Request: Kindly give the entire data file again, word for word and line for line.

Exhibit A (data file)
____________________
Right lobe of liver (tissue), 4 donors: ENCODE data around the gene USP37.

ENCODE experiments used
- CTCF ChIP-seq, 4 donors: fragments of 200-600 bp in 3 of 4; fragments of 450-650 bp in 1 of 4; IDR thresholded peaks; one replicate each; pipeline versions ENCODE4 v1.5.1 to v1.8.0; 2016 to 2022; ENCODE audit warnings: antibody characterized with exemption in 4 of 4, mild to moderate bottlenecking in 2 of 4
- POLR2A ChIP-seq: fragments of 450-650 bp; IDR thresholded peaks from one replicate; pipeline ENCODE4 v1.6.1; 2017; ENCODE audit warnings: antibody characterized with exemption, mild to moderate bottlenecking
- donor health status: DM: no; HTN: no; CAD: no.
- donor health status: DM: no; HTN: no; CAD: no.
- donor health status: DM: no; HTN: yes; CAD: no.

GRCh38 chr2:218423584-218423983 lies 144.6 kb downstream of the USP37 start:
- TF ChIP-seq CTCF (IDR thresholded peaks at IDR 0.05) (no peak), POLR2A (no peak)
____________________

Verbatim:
Right lobe of liver (tissue), 4 donors: ENCODE data around the gene USP37.

ENCODE experiments used
- CTCF ChIP-seq, 4 donors: fragments of 200-600 bp in 3 of 4; fragments of 450-650 bp in 1 of 4; IDR thresholded peaks; one replicate each; pipeline versions ENCODE4 v1.5.1 to v1.8.0; 2016 to 2022; ENCODE audit warnings: antibody characterized with exemption in 4 of 4, mild to moderate bottlenecking in 2 of 4
- POLR2A ChIP-seq: fragments of 450-650 bp; IDR thresholded peaks from one replicate; pipeline ENCODE4 v1.6.1; 2017; ENCODE audit warnings: antibody characterized with exemption, mild to moderate bottlenecking
- donor health status: DM: no; HTN: no; CAD: no.
- donor health status: DM: no; HTN: no; CAD: no.
- donor health status: DM: no; HTN: yes; CAD: no.

GRCh38 chr2:218423584-218423983 lies 144.6 kb downstream of the USP37 start:
- TF ChIP-seq CTCF (IDR thresholded peaks at IDR 0.05) (no peak), POLR2A (no peak)